How your body fights to keep you alive when you’re starving

The human body can go without oxygen for about five to ten minutes, and about three to eight days without water. But remarkably, people have been known to live upwards of 70 days without food. How is this possible?

The answer lies in a series of evolved physiological and metabolic defenses that work to keep you alive for as long as possible in the unfortunate event that you don't have access to food. Just because you're starving doesn't mean you've become helpless. Here's how your body fights to keep you alive and active.

By definition, starvation is a process. Our bodies are not like cars which immediately shut down when they're out of gas. When we experience prolonged low energy intake, and as long as water is available, our bodies enter into a successive series of metabolic modes. It's the body's way of recognizing that food is scarce, and that it needs to re-allocate resources in preparation for what could be an extended period. In essence, your body is buying you some valuable time to give you a fair chance of finding some food.

0-6 hours after eating

Soon after eating, our bodies start to break down glycogen (molecules that store energy) to produce glucose (an important carbohydrate that fuels cells). When we're eating normally, we use glucose as our primary fuel source; all is well, we're happy, and in storage mode. Glucose gets packed into our liver and muscle, with the fatty acids getting stored around our body for (potential) future use.

How your body fights to keep you alive when you’re starvingS

In terms of energy allocation, our brains require 25% of the body's total stored energy (which is a lot if you think about it), with the rest going to fuel our muscle tissues and red blood cells.

We can go for about six hours in this glucose-burning mode, which is why we tend to get a bit cranky if we have to go without food for longer than that.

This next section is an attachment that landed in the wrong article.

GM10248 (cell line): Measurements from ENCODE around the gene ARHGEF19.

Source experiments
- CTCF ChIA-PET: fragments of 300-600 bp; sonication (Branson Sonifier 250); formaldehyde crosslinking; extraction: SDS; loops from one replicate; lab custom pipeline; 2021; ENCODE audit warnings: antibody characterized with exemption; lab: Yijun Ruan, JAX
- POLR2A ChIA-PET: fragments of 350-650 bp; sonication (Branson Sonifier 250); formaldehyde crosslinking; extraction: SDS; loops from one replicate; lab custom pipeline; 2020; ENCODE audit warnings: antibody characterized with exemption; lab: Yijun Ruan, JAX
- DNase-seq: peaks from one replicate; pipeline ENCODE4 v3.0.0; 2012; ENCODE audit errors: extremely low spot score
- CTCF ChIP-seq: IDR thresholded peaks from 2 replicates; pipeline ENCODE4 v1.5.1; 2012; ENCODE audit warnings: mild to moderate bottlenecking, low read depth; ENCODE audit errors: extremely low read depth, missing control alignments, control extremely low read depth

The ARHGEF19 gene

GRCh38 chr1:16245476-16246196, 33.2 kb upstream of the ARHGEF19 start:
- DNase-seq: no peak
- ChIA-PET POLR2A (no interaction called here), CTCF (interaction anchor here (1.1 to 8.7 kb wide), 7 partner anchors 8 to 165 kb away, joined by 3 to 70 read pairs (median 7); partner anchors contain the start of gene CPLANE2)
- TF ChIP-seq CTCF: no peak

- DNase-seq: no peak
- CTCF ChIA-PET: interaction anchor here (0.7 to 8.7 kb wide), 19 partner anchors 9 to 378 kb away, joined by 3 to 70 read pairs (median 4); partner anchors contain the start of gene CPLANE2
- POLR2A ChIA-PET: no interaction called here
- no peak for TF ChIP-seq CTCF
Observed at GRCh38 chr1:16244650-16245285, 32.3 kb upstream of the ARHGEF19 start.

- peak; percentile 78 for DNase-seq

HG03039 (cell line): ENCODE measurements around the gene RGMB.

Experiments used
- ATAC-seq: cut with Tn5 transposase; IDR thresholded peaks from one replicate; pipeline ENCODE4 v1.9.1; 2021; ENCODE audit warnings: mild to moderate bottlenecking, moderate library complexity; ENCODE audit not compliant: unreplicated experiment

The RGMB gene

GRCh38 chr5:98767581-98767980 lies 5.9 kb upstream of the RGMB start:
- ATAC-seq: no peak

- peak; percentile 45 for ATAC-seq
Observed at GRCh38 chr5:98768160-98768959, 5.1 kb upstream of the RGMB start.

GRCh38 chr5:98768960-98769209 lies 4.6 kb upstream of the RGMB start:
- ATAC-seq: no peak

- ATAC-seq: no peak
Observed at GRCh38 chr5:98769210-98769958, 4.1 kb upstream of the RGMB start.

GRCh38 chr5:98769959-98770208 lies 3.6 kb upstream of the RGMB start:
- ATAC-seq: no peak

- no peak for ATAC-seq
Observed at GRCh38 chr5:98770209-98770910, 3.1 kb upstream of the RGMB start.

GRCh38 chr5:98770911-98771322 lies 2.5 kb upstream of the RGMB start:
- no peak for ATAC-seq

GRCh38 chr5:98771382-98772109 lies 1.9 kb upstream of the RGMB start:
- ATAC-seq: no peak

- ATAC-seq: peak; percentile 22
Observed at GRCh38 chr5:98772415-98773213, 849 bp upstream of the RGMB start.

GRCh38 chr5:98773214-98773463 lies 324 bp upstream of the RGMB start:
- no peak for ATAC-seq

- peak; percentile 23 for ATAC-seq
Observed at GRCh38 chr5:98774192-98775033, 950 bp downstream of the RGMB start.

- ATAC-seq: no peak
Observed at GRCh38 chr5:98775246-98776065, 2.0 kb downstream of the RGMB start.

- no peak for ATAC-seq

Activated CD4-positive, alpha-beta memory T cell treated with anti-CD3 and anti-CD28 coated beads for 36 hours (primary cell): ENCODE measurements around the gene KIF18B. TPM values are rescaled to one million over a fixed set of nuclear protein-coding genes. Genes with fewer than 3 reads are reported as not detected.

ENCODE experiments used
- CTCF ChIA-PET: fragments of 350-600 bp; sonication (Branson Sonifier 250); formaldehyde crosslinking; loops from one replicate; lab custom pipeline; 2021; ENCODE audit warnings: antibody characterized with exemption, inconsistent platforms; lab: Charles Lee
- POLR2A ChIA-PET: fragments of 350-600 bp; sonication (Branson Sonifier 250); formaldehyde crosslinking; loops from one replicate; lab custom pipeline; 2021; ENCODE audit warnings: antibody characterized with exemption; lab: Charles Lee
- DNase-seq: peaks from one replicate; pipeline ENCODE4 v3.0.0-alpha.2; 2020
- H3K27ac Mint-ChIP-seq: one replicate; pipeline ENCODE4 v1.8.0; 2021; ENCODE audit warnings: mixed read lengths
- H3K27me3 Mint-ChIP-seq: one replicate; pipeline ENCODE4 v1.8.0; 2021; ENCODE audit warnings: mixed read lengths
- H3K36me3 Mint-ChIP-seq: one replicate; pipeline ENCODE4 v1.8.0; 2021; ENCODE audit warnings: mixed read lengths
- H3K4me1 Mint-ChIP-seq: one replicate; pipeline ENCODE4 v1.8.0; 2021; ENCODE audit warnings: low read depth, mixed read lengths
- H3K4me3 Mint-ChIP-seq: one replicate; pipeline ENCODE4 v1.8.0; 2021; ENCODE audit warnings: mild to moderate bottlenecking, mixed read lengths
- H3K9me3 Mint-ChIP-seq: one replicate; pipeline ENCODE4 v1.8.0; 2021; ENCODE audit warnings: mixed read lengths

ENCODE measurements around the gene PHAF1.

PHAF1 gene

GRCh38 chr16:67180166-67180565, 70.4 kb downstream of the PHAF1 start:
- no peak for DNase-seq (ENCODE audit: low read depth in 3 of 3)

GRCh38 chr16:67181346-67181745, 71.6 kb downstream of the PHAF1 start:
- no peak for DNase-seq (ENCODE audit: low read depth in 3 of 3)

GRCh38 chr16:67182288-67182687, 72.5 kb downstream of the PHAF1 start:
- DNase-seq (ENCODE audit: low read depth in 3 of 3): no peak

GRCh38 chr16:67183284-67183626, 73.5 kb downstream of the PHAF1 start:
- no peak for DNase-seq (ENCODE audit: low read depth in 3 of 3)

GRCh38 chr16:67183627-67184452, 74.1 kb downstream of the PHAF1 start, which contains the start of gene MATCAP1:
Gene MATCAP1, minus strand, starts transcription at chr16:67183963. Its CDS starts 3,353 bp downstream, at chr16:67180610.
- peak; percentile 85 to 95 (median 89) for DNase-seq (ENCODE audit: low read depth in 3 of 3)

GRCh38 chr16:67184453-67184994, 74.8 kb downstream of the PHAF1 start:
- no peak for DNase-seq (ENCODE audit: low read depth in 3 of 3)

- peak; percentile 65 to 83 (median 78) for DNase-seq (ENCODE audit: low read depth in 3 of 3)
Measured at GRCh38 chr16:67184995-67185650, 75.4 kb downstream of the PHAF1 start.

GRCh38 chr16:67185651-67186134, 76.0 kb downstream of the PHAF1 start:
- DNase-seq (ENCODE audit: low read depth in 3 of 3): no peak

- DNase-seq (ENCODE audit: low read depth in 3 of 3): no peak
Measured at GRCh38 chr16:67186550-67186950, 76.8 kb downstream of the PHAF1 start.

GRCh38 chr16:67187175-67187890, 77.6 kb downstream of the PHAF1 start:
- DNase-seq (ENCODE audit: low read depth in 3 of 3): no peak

Now that said, not everyone metabolizes energy in this way. Some individuals are in a state of ketosis in which they have elevated levels of ketone bodies — compounds that are produced when fatty acids are broken down for energy instead of glucose. People in ketosis include those on a ketogenic diet (a high-fat, protein rich, low-carbohydrate diet), or those who have just completed a long physical training session. Technically speaking they're not starving — they're just in a different metabolic mode.

6-72 hours after eating

How your body fights to keep you alive when you’re starvingS

Now, whether you like it or not, you will enter into a state of ketosis should you go without food for six hours or more; this represents the first significant metabolic phase shift as you enter into starvation. At this point, all your glycogen stores will have been exhausted, and your body has no choice but to start hitting the fatty acids for energy. During lipolysis, fatty acids are directly broken down to produce ketone bodies.

Now all this is fine and well except for one very important thing: your brain cannot use fatty acids directly as its fuel source. These fats are large and cannot cross the blood-brain barrier. So, for the first 24 to 48 hours without food, your brain will continue to use the remaining glucose stores as fuel, while the rest of the body goes into the ketosis cycle.

Trouble is, the glucose isn't enough; the brain requires about 120 g of glucose per day (the same amount of sugar found in three cans of soda!). At this rate, the brain would starve and die in about three days — but clearly it does not. This is because your body has evolved a backup plan.